CNN’s Kate Bennett reported that Sanders didn’t want Grisham to replace her. She was pushing for deputy White House press secretary Hogan Gidley as recently as Monday night. But a White House source told Bennett that Trump wanted someone he considered to be a part of his “inner circle.” Grisham has been a part of Trump’s team since 2015 when she joined his campaign. According to CNN, only aide Dan Scavino has been in Trump’s White House longer than Grisham.
The big question for now is if Grisham will reinstitute regular official White House briefings. The last one was March 11. Sanders’ last day is Friday, but Grisham is scheduled to travel with Trump to Japan this week for the G-20 summit.
Point of purchase
Texas Monthly’s new billionaire owner says she’s committed to supporting the magazine’s mission and legacy.
Texas Monthly has been sold to Houston billionaire Randa Duncan Williams. (Photos courtesy Texas Monthly)
For this item, I turn it over to Poynter.org managing editor Barbara Allen:
For those in the Lone Star state, Texas Monthly has long been an arbiter of tastes and trends, from politics to food. Specializing in longform narratives and lush design, the magazine is beloved by its readers and counts 13 National Magazine Awards (the magazine world’s version of the Pulitzers) to its credit.
On Tuesday, the magazine announced that billionaire oil and gas heiress Randa Duncan Williams bought the magazine, emphasizing her long-term commitment to the publication that she said she’s read and admired since she was a teenager.
“My family is delighted to provide the resources to support this iconic Texas institution which is nationally recognized for its editorial flair,” she said in a release.
Texas Monthly’s site claims a paid circulation of 300,000 and readership of 2.1 million people each month — “one out of 10 Texas adults.”
We spoke to editor Dan Goodgame about the handoff.
Keeping it the Sunshine State
Six Florida newsrooms are collaborating on climate change reporting.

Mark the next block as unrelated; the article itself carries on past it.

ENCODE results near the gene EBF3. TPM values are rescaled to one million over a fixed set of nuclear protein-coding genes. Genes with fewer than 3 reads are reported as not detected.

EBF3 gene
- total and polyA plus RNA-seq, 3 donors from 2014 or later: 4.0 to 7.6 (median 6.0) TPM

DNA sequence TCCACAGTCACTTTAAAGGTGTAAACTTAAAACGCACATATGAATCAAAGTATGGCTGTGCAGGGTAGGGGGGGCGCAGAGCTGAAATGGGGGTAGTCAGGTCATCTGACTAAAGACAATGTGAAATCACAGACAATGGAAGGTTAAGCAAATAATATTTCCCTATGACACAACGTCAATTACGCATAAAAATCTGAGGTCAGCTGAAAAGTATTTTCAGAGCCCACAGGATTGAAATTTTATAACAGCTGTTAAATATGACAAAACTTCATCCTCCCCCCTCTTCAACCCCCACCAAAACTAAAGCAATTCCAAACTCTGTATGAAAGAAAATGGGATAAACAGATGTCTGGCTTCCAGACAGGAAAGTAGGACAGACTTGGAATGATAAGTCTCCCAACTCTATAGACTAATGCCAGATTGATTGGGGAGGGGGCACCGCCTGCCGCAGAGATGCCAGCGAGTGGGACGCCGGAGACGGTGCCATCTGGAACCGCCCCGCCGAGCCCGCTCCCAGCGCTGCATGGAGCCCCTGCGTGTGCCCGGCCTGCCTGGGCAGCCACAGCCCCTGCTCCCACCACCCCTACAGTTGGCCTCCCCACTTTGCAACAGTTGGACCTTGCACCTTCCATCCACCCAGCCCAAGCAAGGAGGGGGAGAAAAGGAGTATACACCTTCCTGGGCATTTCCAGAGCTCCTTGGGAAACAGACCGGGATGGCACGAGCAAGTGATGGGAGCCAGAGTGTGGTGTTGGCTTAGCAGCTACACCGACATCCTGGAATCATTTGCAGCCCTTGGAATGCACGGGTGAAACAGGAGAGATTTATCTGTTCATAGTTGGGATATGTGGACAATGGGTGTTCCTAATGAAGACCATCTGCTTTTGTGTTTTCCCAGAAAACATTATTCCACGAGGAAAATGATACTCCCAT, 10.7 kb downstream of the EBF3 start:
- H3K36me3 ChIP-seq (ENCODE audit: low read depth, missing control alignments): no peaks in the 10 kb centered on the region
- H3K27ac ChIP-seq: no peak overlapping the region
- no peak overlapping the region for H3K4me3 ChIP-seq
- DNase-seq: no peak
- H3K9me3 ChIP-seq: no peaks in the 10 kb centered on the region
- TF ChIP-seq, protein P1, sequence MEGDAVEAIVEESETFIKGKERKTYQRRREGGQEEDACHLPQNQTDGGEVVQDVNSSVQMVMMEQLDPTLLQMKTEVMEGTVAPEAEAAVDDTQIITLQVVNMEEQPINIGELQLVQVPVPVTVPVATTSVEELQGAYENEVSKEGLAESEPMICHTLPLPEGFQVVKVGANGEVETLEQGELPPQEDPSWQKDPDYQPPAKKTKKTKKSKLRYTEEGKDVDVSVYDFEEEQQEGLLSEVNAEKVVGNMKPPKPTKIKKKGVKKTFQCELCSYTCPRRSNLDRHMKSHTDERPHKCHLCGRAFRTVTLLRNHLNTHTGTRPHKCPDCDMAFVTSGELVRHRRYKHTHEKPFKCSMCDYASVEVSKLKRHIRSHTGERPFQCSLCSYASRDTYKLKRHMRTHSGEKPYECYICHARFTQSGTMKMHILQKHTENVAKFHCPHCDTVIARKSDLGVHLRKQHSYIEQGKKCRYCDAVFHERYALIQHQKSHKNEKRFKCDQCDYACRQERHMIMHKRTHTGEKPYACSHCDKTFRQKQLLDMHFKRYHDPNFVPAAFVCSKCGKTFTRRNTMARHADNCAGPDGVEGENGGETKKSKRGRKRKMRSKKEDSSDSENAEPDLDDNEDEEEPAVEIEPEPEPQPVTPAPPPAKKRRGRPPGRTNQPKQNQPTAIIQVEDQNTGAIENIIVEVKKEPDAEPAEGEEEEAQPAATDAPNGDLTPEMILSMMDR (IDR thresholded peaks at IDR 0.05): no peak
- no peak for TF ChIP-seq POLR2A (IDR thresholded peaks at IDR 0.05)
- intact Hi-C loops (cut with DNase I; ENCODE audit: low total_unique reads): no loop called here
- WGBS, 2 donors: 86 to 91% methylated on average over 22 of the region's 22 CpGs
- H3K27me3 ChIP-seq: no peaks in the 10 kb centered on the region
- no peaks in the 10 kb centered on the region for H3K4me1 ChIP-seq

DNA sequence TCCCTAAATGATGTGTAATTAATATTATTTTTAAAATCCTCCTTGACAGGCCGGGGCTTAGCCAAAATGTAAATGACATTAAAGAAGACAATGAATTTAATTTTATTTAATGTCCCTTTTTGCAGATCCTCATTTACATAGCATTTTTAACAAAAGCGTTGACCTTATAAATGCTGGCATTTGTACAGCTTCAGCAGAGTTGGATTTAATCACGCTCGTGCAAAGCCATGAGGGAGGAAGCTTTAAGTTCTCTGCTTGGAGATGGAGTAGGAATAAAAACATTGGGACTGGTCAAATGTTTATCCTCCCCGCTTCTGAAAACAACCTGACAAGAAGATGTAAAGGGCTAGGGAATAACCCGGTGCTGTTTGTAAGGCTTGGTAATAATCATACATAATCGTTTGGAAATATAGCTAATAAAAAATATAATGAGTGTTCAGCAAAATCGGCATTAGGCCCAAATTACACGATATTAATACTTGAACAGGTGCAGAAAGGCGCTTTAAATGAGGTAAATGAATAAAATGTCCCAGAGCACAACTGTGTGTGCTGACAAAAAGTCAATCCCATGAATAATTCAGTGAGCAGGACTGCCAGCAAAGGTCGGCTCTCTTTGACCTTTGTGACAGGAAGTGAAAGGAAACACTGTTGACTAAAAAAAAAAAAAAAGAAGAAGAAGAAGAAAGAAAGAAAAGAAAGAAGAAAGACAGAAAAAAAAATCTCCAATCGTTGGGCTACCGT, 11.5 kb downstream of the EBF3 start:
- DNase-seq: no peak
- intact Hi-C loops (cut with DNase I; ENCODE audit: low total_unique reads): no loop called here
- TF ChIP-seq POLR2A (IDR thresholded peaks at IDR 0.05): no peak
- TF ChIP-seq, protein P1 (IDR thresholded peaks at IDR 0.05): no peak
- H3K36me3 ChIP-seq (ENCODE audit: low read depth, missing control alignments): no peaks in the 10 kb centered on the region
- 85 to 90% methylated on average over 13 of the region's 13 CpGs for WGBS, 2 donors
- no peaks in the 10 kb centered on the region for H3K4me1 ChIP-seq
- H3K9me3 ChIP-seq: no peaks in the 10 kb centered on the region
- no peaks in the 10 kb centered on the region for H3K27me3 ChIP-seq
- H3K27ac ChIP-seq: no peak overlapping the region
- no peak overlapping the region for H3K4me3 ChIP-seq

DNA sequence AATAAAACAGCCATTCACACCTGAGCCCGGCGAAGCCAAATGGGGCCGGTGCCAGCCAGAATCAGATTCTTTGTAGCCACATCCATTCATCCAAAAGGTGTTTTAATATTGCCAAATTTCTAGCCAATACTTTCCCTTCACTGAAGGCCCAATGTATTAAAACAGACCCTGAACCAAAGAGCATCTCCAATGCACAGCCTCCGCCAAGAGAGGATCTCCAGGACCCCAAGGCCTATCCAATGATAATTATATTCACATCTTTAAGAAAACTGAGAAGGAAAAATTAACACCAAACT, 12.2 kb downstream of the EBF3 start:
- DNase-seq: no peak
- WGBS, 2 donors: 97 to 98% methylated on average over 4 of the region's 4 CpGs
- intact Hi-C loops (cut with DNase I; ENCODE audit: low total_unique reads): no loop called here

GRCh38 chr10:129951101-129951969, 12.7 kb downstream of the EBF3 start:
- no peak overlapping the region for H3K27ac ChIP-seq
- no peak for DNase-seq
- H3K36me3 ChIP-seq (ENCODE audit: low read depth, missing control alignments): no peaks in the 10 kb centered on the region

A monitor at the National Hurricane Center in Miami in 2010. (AP Photo/J Pat Carter)
Six Florida newsrooms are combining forces to cover and share stories about climate change: The Miami Herald, the South Florida Sun Sentinel, the Tampa Bay Times, The Palm Beach Post, the Orlando Sentinel and WLRN Public Media.
In a statement, Sun Sentinel and Orlando Sentinel editor Julie Anderson said, “This is an opportunity to maximize our ability to cover the biggest story of our lives — the threat of climate change.”
The six outlets are already sharing ideas, such as:
The dangers and solutions of increasingly destructive hurricanes accelerated by warming seas.
The climate effects on Florida’s $104 billion agriculture economy, and the ripple effect on the country.
The future of coastal towns and cities — which ones survive, which ones go under, and which inland cities gain from the migration.
More organizations could eventually join the network. Tampa Bay Times executive editor Mark Katches said, “We are exploring ways to build this partnership to include universities and nonprofit newsrooms in addition to the partners now in the fold.”
Katches wrote a column about the collaboration in the Tampa Bay Times.
Disclosure: Poynter owns the Tampa Bay Times.
Passings: Steve Dunleavy
The New York Post writer and columnist was an old-school journalism legend.
Legendary New York Post writer and columnist Steve Dunleavy has died of unknown causes. He was 81. Post owner Rupert Murdoch said, “Steve Dunleavy was one of the greatest reporters of all time.”
The Post described him as “the hard-hitting, hard-drinking journalist who helped define The New York Post.” He also was a correspondent on the syndicated tabloid-TV news show “A Current Affair.”
The Post’s obituary remembered some of Dunleavy’s most famous stories, including exclusive interviews with the Boston Strangler, the mother of Robert Kennedy assassin Sirhan Sirhan and Elvis Presley’s bodyguards who told Dunleavy about Elvis’ addition to drugs.
The Post also recalled the time Dunleavy’s foot was broken when it was run over by a snow plow and rival New York journalist Pete Hamill quipped, “I hope it wasn’t his writing foot.”
What’s not debatable
Here’s what to expect from Poynter’s upcoming debate coverage.
Poynter’s PolitiFact will be live fact-checking the Democratic presidential primary debates tonight and Thursday. PolitiFact’s Katie Sanders will be in Miami. Also, I’ll be providing highlights, lowlights and lookbacks at the moderators and media from the debates here in the newsletter on Thursday and Friday.
A list of great journalism and intriguing media.
Anthony Bourdain in 2016. (Photo by Richard Shotwell/Invision/AP, File)
- The late Anthony Bourdain would have turned 63 on Tuesday. Esquire’s editors recall their favorite stories about him.
- Speaking of Esquire, Charles Pierce slams media members who turned out for farewell drinks with outgoing White House press secretary Sarah Sanders. The New York Times’ Shawn McCreesh wrote about it, too.
- Writing for Poynter’s The Cohort, Laura Bertocci shares her ideas for how to create local communities for women in media.
- Poynter’s Ren LaForme goes inside The Washington Post’s new travel site, By The Way.
Have feedback or a tip? Email Poynter senior media writer Tom Jones at email@example.com.
Upcoming Poynter training:
- Fundamentals of Investigative Journalism (online seminar). Early-bird deadline: July 15.
- A Roadmap for Successful News Partnerships (webinar). Aug. 1 at 2 p.m. Eastern time.